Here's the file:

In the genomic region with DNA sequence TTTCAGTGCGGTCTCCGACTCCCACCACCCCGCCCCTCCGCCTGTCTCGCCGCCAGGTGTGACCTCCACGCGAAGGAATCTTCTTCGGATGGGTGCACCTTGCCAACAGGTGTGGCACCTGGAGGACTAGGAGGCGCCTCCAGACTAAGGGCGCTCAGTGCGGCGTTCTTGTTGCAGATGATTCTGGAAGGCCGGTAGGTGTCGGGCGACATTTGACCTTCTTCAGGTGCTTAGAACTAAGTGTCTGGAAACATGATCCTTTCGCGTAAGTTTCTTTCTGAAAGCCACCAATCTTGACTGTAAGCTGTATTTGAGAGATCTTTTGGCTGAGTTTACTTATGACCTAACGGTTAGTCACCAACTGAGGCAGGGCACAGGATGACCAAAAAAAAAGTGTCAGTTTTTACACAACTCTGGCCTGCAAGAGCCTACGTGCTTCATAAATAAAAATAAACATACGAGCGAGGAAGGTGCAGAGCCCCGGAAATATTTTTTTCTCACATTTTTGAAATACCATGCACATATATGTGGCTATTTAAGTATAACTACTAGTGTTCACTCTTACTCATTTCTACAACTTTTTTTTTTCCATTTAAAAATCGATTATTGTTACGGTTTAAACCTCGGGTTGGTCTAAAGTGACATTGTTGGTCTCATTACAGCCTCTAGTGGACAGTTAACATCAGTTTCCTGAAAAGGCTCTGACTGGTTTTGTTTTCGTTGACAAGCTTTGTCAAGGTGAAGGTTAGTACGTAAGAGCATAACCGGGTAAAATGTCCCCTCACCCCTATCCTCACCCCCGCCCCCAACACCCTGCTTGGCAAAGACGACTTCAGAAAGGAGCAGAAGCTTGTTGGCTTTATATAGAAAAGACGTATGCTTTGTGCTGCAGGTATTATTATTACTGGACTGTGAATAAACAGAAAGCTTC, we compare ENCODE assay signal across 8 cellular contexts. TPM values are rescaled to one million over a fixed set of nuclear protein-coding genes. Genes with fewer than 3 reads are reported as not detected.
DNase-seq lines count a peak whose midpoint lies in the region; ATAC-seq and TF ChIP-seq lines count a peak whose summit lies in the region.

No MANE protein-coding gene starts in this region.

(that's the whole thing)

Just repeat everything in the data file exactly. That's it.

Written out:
In the genomic region with DNA sequence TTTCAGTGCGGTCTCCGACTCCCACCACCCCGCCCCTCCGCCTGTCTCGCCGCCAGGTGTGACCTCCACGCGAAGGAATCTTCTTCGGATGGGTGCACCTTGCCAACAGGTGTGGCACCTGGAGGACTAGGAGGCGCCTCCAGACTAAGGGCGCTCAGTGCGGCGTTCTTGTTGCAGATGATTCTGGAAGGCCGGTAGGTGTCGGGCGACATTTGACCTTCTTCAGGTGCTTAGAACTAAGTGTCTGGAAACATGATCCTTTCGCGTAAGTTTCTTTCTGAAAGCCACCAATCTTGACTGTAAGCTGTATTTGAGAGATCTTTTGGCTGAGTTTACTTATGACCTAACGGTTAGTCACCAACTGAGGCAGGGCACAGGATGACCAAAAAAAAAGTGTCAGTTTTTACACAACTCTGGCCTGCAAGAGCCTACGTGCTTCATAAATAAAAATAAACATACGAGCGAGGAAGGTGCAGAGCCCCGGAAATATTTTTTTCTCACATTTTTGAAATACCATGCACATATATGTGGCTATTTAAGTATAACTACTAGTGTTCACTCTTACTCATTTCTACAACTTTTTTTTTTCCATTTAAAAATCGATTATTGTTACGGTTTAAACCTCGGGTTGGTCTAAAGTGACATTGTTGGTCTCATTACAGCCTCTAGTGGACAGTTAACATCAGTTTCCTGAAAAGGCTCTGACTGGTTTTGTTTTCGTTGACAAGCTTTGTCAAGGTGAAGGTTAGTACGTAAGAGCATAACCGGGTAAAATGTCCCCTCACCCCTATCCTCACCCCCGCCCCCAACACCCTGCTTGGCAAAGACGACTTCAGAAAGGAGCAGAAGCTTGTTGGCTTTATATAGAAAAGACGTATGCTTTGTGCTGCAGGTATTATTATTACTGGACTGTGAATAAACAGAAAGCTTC, we compare ENCODE assay signal across 8 cellular contexts. TPM values are rescaled to one million over a fixed set of nuclear protein-coding genes. Genes with fewer than 3 reads are reported as not detected.
DNase-seq lines count a peak whose midpoint lies in the region; ATAC-seq and TF ChIP-seq lines count a peak whose summit lies in the region.

No MANE protein-coding gene starts in this region.